Katy Learns the Cost of Financial Ignorance

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Katy Royal didn’t know her credit score the day she went to a dealership to buy her first car.

Truth is, she didn’t even know what a credit score was or what it meant.

“Totally naïve,” Katy admitted.

How naïve?

Katy bought a car that day, just not the one she wanted. The salesman told her she couldn’t have the SUV she wanted because she had a lousy credit score but he could get in a four-door compact “… that was totally gross!” she said.

Gross or not, she took it because it was the only new car on the lot she qualified to buy. She was about to start a new job in a new city with a nice salary and getting a new car seemed like the right thing to do.

Always Read The Contract

So, she signed an agreement to pay for it, just not the agreement she thought she was getting.

“The salesman told me if I made all the payments for two or three years, I could come back and get whatever car I wanted,’’ Katy said. “Two or three years is normally what you do for a lease agreements, so I figured I was signing a lease.

“Turns out I signed a five-year purchase agreement. I had a car loan at 16.9 percent (interest rate) for a totally gross car that I didn’t even like.”

The naïve moments were not over. She invited her Dad to share this momentous occasion. She thought he’d give her a signal if something was up, but he never said word. On the way home, she asked him how she could have a bad credit score when she didn’t even know what a credit score meant?

Identity Theft

His response turned out to be the life-changing moment the day had promised.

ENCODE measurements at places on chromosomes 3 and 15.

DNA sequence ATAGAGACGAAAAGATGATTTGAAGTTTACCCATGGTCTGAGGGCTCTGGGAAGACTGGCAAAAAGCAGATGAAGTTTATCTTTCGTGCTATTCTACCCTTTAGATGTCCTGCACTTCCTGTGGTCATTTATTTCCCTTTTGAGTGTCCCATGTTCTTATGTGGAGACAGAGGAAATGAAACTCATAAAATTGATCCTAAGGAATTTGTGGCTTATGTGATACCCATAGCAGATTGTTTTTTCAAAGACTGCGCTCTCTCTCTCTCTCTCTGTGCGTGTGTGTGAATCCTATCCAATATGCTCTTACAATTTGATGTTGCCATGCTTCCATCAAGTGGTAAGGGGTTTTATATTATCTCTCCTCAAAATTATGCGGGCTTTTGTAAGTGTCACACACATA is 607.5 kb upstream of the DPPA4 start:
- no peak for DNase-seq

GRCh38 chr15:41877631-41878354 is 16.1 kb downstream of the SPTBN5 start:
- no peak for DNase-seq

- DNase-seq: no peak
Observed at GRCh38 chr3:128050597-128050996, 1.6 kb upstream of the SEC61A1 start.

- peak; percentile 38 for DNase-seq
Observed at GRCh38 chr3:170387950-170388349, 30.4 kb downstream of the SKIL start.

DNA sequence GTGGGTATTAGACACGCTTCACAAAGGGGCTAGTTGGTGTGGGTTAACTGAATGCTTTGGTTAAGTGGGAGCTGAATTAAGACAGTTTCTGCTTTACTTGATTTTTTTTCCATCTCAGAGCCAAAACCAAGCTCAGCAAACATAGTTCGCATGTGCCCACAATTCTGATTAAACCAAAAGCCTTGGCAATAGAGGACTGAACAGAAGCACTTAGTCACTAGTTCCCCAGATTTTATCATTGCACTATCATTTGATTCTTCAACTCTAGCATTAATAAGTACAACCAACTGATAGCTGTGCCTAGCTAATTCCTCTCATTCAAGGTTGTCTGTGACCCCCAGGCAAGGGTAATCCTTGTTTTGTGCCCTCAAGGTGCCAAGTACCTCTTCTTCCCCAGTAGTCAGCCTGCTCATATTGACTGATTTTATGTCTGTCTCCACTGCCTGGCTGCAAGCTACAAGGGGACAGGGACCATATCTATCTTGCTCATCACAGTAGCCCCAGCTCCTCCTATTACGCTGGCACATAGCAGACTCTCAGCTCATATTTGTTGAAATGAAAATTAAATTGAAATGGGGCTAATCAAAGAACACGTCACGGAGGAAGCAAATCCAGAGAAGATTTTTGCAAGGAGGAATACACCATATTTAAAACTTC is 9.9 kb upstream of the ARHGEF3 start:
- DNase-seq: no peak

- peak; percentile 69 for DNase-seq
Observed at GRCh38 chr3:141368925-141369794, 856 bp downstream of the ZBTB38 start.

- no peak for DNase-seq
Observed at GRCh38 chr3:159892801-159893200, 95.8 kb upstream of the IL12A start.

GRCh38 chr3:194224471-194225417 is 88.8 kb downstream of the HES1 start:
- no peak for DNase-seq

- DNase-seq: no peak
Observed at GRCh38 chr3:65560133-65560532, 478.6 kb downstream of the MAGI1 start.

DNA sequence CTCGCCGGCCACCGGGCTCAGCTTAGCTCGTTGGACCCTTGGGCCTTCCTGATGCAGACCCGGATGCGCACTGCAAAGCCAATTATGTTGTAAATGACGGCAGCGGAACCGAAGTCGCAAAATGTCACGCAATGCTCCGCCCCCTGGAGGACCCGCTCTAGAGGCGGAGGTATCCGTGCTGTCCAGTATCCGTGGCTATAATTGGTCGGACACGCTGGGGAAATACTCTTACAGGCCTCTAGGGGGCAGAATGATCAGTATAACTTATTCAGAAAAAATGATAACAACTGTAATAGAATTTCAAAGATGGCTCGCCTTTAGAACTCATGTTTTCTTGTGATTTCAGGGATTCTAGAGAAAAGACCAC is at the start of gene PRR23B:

“It means your Mom and I didn’t pay off those credit cards and student loans that we took out in your name,” he said.

Whoa! Student loans? Credit cards illegally opened in my name? Bad credit score? That was three-pack of financial zingers she never anticipated.

“I obviously had no idea what was going on with money in our family,” Katy said. “My parents took care of the finances my whole life. I had no idea they were using my name to open credit card accounts and I didn’t know anything about student loans.

“I was financially illiterate.”

Financial Education Needed

She’s hardly alone. Research and surveys paint a discouraging picture of financial literacy in this country. The National Foundation for Credit Counseling and Nerd Wallet’s 2015 survey found 70 percent of Americans worried about their finances. Some of the more depressing numbers from that and other surveys include:

  • 60% of adults admit to not having a budget, the most basic element in a financial plan.
  • 59 percent of adults spent more money than they made last year.
  • 33 percent say they have never checked their credit report.
  • One-third of credit cardholders carry a balance from month-to-month. Of that group, 35 million people roll over $2,500 or more monthly.
  • 67 percent of college students who took a test on financial literacy scored “D” or “F.” None of the student scored an “A.”